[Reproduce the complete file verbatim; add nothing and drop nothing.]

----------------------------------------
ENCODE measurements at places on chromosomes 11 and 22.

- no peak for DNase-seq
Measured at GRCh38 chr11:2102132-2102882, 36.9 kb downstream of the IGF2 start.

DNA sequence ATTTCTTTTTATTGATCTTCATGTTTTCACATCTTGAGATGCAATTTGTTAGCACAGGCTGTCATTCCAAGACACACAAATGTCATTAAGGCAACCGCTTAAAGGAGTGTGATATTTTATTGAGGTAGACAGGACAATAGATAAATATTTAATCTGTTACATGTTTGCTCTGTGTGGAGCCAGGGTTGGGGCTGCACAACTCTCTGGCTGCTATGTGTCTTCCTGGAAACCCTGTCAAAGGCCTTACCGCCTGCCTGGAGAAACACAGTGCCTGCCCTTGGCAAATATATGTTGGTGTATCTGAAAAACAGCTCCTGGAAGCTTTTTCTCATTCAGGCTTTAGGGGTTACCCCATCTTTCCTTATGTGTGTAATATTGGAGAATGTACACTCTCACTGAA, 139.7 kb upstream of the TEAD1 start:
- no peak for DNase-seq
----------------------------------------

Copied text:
ENCODE measurements at places on chromosomes 11 and 22.

- no peak for DNase-seq
Measured at GRCh38 chr11:2102132-2102882, 36.9 kb downstream of the IGF2 start.

DNA sequence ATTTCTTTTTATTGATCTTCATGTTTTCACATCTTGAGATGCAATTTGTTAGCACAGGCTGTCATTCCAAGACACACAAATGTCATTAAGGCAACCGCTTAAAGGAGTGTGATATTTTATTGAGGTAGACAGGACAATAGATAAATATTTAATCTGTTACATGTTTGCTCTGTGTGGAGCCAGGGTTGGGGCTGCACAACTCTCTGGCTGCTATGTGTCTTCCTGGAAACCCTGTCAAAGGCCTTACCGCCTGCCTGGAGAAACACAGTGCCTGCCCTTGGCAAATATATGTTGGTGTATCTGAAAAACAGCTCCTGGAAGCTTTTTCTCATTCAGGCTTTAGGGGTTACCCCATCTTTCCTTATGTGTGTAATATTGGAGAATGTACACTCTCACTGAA, 139.7 kb upstream of the TEAD1 start:
- no peak for DNase-seq